How to Write Histories of European Law?

Catégorie :Rencontres scientifiques

Date :mardi, 29 juin 2010

Lieu :Copenhagen (Danemark)

Contact : rasmussenmorten..a..mac.com

Résumé :

This first conference held by the RICHIE workshop on the history of European law is organised with the express purpose of establishing the history of European law as a distinctive field of research, identifying possible archival resources, constructing methodological frameworks and eventually writing histories of European law that not only fill in the current gap in historiography, but also contribute to ongoing legal and social science research in European law.

Détails :

Historians of European integration have for long neglected the history of European law. Little historical research exists on the role of the European Court of Justice as a motor of further integration, for example. As a result, historiography systematically has underestimated the extent to which processes of European integration in the Twentieth Century have been influenced and shaped by law. Considering the fundamental legal nature of the European Coal and Steel Community (ECSC), the European Community (EC) and the European Union (EU), the result has been a distorted understanding of the institutional dimension of European integration.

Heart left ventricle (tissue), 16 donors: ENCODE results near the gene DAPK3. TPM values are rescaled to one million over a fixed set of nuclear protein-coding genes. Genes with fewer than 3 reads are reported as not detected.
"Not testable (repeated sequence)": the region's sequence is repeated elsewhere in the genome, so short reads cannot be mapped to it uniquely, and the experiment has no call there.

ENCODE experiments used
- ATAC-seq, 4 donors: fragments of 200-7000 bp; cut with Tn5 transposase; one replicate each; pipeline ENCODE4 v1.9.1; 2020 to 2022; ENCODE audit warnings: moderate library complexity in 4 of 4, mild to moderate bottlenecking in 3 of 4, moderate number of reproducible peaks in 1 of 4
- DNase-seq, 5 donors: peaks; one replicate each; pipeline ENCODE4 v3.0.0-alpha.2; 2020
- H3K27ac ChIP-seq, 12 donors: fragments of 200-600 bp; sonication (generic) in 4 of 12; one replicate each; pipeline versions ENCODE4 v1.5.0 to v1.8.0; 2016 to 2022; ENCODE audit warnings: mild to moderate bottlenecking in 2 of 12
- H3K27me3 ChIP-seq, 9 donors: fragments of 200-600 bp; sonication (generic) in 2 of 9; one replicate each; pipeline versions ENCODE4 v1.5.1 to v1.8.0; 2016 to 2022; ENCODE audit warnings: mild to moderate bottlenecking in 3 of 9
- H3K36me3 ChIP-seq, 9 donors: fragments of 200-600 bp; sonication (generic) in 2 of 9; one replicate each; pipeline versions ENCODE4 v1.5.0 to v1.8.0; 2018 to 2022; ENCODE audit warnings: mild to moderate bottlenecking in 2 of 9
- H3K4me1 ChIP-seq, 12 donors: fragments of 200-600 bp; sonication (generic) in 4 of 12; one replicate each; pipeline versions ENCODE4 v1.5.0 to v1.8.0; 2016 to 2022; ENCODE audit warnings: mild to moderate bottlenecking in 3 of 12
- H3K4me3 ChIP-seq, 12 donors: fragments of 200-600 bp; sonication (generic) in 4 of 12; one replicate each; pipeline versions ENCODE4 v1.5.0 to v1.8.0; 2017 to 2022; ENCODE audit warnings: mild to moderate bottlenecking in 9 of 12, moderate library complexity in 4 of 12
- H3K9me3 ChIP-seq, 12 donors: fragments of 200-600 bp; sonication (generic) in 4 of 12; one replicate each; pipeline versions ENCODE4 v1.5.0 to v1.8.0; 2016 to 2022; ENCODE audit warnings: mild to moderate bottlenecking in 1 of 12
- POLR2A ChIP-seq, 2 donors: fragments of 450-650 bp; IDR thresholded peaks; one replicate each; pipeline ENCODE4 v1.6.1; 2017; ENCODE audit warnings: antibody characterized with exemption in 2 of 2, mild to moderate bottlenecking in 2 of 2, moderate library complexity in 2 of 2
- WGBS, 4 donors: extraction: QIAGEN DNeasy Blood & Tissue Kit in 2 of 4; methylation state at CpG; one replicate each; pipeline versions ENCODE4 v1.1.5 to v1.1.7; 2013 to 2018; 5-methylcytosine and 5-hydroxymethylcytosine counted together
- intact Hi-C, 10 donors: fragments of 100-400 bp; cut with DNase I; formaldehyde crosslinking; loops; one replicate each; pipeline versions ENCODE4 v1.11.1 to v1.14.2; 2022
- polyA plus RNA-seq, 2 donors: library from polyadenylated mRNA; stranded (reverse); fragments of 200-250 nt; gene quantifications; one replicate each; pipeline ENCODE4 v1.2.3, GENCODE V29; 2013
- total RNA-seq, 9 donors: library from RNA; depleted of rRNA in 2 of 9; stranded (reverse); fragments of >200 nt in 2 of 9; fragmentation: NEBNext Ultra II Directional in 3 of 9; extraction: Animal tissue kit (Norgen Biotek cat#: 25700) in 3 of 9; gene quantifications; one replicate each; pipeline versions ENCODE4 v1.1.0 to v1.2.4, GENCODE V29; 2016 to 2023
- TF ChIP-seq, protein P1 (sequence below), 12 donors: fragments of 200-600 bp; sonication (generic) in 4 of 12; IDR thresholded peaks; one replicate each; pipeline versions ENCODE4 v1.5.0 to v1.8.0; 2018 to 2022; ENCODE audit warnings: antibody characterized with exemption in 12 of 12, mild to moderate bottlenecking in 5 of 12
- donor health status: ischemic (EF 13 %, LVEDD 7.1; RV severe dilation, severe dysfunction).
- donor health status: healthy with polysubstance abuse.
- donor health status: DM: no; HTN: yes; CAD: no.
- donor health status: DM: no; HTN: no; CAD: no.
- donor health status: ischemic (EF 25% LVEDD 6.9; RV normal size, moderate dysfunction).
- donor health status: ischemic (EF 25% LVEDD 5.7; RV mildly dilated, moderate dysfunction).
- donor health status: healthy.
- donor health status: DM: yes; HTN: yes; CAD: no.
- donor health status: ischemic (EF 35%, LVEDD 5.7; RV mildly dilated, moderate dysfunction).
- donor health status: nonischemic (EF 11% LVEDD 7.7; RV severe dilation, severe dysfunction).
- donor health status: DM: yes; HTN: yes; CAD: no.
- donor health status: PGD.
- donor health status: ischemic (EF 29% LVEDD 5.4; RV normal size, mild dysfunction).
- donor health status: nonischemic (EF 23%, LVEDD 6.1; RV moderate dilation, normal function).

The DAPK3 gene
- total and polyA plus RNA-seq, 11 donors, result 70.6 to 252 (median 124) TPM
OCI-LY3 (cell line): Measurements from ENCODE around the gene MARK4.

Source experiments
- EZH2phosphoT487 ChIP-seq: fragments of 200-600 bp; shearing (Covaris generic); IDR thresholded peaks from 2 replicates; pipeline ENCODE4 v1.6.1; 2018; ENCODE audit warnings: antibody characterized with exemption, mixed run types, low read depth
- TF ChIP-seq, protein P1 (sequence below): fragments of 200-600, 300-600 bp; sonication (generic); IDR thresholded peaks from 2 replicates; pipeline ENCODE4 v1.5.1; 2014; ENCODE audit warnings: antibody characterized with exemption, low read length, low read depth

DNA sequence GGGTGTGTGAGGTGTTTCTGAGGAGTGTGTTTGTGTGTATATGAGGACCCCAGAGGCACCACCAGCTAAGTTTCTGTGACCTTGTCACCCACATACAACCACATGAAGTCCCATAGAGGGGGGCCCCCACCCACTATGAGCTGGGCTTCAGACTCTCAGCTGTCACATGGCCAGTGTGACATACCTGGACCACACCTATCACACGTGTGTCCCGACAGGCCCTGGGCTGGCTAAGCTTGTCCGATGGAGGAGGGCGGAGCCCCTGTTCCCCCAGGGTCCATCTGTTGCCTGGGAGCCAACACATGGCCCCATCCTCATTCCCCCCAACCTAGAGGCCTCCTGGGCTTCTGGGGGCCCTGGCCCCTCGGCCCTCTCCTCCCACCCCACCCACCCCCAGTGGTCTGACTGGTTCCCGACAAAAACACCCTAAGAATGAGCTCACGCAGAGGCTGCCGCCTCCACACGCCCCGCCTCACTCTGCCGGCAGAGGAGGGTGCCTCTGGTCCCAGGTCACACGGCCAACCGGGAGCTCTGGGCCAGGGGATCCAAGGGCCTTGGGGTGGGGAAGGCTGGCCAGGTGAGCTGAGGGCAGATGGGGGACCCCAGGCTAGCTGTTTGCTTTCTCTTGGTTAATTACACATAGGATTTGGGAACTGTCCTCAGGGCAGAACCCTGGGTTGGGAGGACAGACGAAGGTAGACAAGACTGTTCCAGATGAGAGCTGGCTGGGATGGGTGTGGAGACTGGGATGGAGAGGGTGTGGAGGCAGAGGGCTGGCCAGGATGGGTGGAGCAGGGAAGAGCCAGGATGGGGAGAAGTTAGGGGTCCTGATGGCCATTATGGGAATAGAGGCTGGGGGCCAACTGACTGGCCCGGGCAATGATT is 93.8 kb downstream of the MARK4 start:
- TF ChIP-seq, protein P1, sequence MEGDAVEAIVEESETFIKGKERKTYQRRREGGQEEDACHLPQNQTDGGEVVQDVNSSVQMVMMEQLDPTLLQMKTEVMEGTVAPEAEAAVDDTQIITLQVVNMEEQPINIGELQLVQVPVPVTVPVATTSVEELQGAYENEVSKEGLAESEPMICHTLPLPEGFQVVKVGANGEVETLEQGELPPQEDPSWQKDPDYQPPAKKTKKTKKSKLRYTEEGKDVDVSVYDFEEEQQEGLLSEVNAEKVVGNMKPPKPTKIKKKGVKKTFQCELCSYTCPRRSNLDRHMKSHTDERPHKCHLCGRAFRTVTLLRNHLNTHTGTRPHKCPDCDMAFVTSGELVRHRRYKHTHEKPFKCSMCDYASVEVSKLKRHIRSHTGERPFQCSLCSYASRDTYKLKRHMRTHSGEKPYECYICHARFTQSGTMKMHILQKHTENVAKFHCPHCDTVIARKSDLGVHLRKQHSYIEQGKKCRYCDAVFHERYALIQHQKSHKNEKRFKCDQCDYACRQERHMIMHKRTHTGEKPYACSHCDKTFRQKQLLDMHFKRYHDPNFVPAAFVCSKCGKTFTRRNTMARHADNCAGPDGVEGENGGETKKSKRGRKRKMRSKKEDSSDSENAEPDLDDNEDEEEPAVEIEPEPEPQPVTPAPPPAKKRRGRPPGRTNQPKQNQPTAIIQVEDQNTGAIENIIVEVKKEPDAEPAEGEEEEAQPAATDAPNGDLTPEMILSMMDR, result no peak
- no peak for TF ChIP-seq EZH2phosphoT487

This first conference held by the RICHIE workshop on the history of European law is organised with the express purpose of establishing the history of European law as a distinctive field of research, identifying possible archival resources, constructing methodological frameworks and eventually writing histories of European law that not only fill in the current gap in historiography, but also contribute to ongoing legal and social science research in European law.

The conference is organised by the following research network: Rethinking European Integration, (http://cemes.ku.dk/rethinking_european_integration/) Centre of Modern European Studies, Faculty of Humanities (CEMES) and Centre for Studies in Legal Culture, Faculty of Law (CRS) both part of the University of Copenhagen. It is funded by Rethinking European integration, CEMES and CRS.